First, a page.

A Merry Friggin’ Christmas


Not the road trip you want to take on Christmas Eve.

Not the road trip you want to take on Christmas Eve.

(2014) Holiday Comedy (Phase 4) Joel McHale, Robin Williams, Lauren Graham, Clark Duke, Candice Bergen, Oliver Platt, Wendi McLendon-Covey, Tim Heidecker, Pierce Gagnon, Bebe Wood, Ryan Lee, Amara Miller, Mark Proksch, Jeffrey Tambor (voice), Amir Arison, Steele Gagnon, J.J. Jones, Gene Jones, Matt Jones, Barak Hardley, William Sanderson, Karan Kendrick. Directed by Tristram Shapeero

The Holly and the Quill

Christmas is a time for family, no matter who that family is. Sometimes we’re about as happy to spend time as family as we are to be serving a stretch of hard time in San Quentin. Not all families do all that well together.

Boyd Mitchler (McHale) is a successful hedge fund manager in Chicago. He has a loving wife Luann (Graham) and a couple of pretty great kids, daughter Vera (Wood) who is riding into teen hormone-land on a white horse and son Douglas (P. Gagnon) who at seven still believes in Santa Claus despite beginning to suspect he’s fake. Boyd wants him to believe as long as possible as his own father, Mitch (Williams) tore all his fantasies down when Boyd was just five.

Boyd and Mitch don’t get along, so much so that they haven’t been in the same room for seven years. When Boyd’s brother Nelson (Duke) calls and tells him that he’s a dad and wants Boyd to be godfather to his son at the christening, Boyd is honored – but when he discovers that the christening is on the 24th of December, he’s horrified – for that will entail spending Christmas with his family. Luann however prevails on her reluctant husband to go to Wisconsin and be with his family.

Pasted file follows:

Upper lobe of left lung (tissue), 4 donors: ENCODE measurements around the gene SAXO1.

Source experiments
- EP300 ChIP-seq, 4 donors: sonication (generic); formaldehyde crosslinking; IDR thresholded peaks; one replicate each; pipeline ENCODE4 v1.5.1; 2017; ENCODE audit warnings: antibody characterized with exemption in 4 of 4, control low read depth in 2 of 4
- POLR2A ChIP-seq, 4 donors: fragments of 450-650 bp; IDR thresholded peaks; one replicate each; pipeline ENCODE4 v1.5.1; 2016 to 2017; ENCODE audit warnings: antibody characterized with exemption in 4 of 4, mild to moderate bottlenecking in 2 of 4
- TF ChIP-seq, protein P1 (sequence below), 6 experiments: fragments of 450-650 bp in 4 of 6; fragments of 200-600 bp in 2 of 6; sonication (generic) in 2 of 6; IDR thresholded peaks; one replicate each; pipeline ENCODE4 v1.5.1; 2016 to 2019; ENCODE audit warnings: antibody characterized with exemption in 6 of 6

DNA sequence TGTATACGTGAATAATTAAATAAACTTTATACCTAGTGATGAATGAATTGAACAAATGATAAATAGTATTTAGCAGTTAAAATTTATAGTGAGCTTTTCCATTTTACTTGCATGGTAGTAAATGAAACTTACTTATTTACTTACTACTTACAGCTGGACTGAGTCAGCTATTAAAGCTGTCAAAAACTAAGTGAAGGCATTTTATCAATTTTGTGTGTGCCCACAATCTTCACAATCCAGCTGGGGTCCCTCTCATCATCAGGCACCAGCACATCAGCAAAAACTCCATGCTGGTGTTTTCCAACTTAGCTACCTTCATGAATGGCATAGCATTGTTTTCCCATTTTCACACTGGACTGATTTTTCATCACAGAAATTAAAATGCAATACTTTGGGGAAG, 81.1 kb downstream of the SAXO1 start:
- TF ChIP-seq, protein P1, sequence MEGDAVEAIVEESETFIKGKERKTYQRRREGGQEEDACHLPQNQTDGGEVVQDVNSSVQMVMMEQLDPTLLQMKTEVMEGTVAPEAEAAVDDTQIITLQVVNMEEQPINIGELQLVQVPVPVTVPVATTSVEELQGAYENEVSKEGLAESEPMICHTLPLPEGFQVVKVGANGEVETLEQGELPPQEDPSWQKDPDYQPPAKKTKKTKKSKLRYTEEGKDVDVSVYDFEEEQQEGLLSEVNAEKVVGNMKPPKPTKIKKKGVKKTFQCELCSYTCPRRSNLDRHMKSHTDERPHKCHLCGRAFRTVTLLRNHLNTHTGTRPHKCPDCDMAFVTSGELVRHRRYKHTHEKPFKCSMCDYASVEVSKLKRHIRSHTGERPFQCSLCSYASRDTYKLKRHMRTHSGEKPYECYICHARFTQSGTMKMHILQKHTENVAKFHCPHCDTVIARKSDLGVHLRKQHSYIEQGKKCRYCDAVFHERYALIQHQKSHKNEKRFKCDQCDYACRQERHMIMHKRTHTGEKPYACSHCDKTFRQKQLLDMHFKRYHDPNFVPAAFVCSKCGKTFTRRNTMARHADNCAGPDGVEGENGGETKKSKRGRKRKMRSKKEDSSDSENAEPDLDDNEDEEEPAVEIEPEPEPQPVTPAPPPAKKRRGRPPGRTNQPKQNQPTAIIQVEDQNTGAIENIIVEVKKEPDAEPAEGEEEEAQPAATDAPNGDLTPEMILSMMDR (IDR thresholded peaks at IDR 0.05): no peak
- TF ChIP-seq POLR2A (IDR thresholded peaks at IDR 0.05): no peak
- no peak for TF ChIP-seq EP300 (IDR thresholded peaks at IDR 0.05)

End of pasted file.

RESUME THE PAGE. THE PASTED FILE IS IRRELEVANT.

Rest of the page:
His mom Donna (Bergen) is overjoyed to see him, his father not so much. He’s a mean curmudgeon who owns a port-a-potty business and quite frankly isn’t a nice person to be around, particularly when he’s drinking, Even when he’s not, he can be an S.O.B. – while the rest of the family is served chicken for Christmas Eve dinner, Boyd gets squirrel filled with buckshot. Like I said, an S.O.B.

When Boyd discovers that through mis-communication with his wife his son’s presents, from Santa, have been left behind in Chicago, he means to drive back home, pick them up and return before dawn. Car troubles force Boyd to rely on his dad to bail him out and the two must make the long drive to and from. On the way they’ll have to deal with a persistent state trooper, an unexpected stowaway and a drunken Santa (Platt). Either the two will re-connect or kill each other. Neither one is a safe bet.

Williams completed this movie before his untimely passing and it was the first of the three that were in the can to be released. It didn’t get any critical love as you can see by the scores below, but it wasn’t as bad as all that. Williams always dominates the screen whenever he’s in a movie and this is no different. For sure this isn’t one of his better performances but it’s good enough to carry the movie over a pretty impressive cast.

What bugs me about the movie is that it tries way too hard to make the family eccentric. Along for the ride is Heidecker as Boyd’s redneck brother-in-law who has a son (Lee) training to be a competitive eater while his wife (McLendon-Covey) – Boyd’s sister – goes through therapy . Nelson has PTSD despite having been discharged from the military without going into combat. And of course, there’s the dysfunctional Mitch himself.

The writer really tries to force the eccentricities until the family doesn’t feel real. I suppose there’s some irony in rooting for a hedge fund manager who are not renowned as being the nicest people ever, but that’s beside the point. The humor also feels forced at times, a kind of desperation to make the audience laugh that fools nobody that it’s anything other than what it is.